When former Rockland Police Chief Alfred Ockenfels joined the department in the late 1970s, the coastal city ― with its booming fishing industry and rowdy waterfront district ― had the fourth highest crime rate in Maine.

Ten years after joining the department as a patrol officer, Ockenfels rose to the rank of chief and Rockland’s reputation as a dangerous city began to change.

While the city’s changing demographics played a large role in taking Rockland from a wild fishing town to a budding art destination, those who worked with Ockenfels said the tone he set at the Rockland Police Department was a driving force in making the city a safer place to live and visit.

Ockenfels died on Jan. 13 after suffering a stroke at the age of 72.

“When [Ockenfels] came to Rockland it was the wildest place in Maine, there were motorcycle gangs and fights,” said former Bangor Daily News reporter Emmet Meara. “He really turned that around.”

Ockenfels retired from the police department in 2005, after serving as chief for 16 years. Prior to his tenure in law enforcement, Ockenfels served in the U.S. Army and then became a commercial pilot. A job with Downeast Airlines brought Ockenfels, a New Yorker, to Rockland in the first place.

“I was on my way to Nova Scotia and was stopping for fuel,” Ockenfels told the Bangor Daily News in 2005. “I came down from a high altitude, saw the city and the beautiful coast and knew I was home.”

As chief, Ockenfels was meticulous, dedicated and always professional. “He ran a tight ship,” said Tom Molloy, who was the mayor of Rockland when Ockenfels was police chief. “He was able to instill in his men a sense of professionalism.”

Rockland Deputy Chief Chris Young was hired by Ockenfels. He remembers Ockenfels as simply “The Chief.” Young said Ockenfels work ethic set the tone for the department, which played a role in the city’s declining crime rate.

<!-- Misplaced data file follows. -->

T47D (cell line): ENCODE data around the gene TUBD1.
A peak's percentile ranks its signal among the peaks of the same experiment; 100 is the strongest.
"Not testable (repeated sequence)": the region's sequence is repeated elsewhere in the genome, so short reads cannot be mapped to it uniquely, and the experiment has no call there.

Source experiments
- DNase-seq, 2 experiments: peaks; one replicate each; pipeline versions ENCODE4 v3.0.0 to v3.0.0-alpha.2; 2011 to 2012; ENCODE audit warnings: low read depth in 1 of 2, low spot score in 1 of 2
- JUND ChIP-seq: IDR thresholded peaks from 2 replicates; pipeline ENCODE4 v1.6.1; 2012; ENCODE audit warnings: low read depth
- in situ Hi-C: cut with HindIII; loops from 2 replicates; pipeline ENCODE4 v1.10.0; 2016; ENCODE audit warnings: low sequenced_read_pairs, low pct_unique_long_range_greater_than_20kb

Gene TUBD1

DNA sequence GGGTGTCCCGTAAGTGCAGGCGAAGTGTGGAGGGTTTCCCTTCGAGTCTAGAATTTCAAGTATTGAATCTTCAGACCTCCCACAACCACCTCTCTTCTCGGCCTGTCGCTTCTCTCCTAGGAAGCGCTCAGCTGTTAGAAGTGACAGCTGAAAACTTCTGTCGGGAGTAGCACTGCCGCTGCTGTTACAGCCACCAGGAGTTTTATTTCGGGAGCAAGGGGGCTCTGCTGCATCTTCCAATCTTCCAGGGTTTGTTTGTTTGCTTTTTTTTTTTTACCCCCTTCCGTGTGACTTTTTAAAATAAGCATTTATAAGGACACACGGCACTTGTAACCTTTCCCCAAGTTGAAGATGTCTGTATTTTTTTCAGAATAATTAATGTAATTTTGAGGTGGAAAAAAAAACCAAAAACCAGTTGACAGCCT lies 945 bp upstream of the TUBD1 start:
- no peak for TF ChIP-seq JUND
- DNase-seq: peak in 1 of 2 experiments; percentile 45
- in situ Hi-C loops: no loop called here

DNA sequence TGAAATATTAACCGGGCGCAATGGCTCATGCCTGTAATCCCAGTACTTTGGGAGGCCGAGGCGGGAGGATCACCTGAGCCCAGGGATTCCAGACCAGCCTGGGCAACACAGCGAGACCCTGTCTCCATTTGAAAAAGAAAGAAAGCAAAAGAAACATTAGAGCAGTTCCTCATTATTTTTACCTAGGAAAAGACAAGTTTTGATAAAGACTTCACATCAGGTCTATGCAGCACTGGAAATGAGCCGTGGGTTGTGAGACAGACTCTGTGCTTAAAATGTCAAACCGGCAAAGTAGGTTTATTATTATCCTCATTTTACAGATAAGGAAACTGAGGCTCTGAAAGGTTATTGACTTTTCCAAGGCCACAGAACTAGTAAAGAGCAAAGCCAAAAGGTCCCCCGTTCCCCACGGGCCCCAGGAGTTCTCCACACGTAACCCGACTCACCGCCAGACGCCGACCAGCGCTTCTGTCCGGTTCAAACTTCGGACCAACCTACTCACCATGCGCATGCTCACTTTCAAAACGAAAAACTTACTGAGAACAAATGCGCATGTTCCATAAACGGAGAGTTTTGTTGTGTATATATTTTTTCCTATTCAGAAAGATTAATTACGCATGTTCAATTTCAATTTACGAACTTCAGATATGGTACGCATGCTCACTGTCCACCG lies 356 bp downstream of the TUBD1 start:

“He was the guy who got stuff done,” Young said. “He understood that you’re not going to be a successful police department working eight hours [or] 10 hours and then going home.”

A defining memory of Ockenfels for Meara was how he handled the shooting of two police officers who were responding to a domestic assault incident during his first year as chief. The officers survived, but the shooter fled.

“Al went to the house where he was and arrested him by shotgun,” Meara said. “He raced into the house and arrested him. That was like the wildest thing that happened in Rockland.”

While he was well-respected for his professionalism, Ockenfels is also remembered for his outgoing personality. Meara said whenever Ockenfels went into coffee shop, he knew everybody in there, along with the name of their kids and where they went to school. “He was incredible,” Meara said.

Meara said Ockenfels had a dry sense of humor, a quality that drove him to pull a favorite prank on both Meara and Young.

When he was a detective, Young had a habit of leaving his car running while conducting an investigation. But then one day, after conducting an interview, Young returned to where he left his cruiser only to find it missing.

The same thing happened to Meara at a local gas station.

Both times, the culprit was Ockenfels, who would always be found with a grin.

A memorial service for Ockenfels will be held Jan. 20 at 1 p.m. at the Burpee, Carpenter and Hutchins Funeral Home in Rockland.

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